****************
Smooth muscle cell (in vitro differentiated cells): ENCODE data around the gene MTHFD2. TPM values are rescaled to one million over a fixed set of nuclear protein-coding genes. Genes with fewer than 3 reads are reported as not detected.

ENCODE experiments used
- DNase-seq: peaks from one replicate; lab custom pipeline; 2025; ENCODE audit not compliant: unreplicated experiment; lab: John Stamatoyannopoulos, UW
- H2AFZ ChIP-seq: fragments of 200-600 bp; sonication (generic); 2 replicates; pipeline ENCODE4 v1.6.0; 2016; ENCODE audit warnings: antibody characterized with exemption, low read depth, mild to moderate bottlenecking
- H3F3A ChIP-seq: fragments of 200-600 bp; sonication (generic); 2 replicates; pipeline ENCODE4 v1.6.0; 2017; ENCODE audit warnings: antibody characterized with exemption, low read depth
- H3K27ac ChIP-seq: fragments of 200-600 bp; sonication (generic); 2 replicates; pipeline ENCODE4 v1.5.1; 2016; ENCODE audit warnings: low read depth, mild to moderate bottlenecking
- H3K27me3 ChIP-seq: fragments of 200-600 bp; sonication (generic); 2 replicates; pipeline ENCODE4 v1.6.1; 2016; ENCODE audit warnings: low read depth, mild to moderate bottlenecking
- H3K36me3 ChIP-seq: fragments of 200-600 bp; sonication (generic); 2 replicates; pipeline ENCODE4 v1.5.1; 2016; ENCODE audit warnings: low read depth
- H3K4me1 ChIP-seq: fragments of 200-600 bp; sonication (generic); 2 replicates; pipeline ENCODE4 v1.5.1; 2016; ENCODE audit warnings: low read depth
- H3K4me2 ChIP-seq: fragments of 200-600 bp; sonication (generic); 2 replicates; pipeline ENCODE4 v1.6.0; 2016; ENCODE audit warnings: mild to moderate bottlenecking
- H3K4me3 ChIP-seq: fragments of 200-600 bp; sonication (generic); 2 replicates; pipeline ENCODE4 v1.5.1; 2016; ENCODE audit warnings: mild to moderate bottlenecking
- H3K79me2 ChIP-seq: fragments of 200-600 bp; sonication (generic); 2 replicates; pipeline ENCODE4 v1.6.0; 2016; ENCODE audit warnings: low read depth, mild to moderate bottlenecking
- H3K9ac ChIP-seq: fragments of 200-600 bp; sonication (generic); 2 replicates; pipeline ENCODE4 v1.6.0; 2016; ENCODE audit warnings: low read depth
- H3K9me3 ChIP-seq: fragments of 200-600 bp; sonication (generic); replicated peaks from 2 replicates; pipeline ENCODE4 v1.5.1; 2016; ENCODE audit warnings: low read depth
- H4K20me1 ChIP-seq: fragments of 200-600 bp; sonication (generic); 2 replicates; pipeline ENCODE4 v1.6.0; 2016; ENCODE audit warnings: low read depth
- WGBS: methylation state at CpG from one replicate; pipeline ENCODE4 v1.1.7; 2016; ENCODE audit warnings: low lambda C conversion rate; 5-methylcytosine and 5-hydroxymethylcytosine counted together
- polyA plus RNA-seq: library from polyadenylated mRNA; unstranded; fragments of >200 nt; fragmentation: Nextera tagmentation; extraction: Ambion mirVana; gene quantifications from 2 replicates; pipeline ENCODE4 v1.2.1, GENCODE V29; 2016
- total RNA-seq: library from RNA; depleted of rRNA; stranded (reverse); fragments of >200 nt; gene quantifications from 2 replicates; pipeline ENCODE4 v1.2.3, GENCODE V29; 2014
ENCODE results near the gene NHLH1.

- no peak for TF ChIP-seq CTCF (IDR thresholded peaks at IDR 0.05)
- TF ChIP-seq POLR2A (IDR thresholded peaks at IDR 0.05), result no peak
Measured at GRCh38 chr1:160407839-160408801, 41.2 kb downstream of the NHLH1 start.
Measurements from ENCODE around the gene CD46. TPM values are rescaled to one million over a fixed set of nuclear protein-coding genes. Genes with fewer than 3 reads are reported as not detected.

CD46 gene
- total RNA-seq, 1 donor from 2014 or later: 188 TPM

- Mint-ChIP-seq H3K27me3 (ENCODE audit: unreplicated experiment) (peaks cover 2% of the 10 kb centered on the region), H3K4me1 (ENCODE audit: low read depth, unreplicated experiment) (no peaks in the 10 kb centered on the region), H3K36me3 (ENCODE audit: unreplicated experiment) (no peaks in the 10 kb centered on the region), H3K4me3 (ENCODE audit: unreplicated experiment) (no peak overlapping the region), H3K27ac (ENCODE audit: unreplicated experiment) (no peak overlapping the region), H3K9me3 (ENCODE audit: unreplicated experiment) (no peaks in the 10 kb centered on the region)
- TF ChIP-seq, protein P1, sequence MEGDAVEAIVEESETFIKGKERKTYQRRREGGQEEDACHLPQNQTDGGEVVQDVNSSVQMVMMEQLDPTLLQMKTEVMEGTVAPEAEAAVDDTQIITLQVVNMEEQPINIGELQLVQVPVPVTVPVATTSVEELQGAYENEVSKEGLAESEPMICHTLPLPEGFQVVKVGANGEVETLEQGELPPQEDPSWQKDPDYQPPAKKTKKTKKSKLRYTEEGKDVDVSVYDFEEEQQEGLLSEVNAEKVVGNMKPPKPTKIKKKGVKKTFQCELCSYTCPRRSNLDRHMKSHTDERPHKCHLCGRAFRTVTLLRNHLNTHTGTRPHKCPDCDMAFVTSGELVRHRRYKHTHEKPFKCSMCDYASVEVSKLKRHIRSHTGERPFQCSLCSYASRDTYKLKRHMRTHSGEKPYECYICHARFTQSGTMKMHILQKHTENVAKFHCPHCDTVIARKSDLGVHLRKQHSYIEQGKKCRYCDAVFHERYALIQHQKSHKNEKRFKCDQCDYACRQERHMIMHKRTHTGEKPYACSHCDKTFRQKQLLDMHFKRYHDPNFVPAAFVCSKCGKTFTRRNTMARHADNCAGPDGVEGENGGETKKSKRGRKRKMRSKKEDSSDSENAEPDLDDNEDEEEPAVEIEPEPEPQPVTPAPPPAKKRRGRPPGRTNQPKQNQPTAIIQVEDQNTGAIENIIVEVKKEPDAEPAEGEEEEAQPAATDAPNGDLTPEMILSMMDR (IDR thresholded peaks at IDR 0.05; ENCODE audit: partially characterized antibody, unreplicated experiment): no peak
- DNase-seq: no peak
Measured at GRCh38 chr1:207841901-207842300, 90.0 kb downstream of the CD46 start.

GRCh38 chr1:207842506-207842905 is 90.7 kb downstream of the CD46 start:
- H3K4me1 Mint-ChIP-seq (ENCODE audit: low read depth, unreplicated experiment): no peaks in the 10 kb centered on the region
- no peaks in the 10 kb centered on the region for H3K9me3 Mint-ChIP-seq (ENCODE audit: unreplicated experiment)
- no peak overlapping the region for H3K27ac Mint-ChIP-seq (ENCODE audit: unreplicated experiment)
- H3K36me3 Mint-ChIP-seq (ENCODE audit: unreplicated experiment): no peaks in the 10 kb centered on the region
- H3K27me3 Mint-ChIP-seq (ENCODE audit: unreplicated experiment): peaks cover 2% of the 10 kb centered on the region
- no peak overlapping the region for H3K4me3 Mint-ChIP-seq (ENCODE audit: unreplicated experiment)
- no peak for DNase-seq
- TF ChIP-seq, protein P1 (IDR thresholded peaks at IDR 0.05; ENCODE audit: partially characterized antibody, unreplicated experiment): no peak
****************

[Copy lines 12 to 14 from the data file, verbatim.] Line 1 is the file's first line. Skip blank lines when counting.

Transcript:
- H3K79me2 ChIP-seq: fragments of 200-600 bp; sonication (generic); 2 replicates; pipeline ENCODE4 v1.6.0; 2016; ENCODE audit warnings: low read depth, mild to moderate bottlenecking
- H3K9ac ChIP-seq: fragments of 200-600 bp; sonication (generic); 2 replicates; pipeline ENCODE4 v1.6.0; 2016; ENCODE audit warnings: low read depth
- H3K9me3 ChIP-seq: fragments of 200-600 bp; sonication (generic); replicated peaks from 2 replicates; pipeline ENCODE4 v1.5.1; 2016; ENCODE audit warnings: low read depth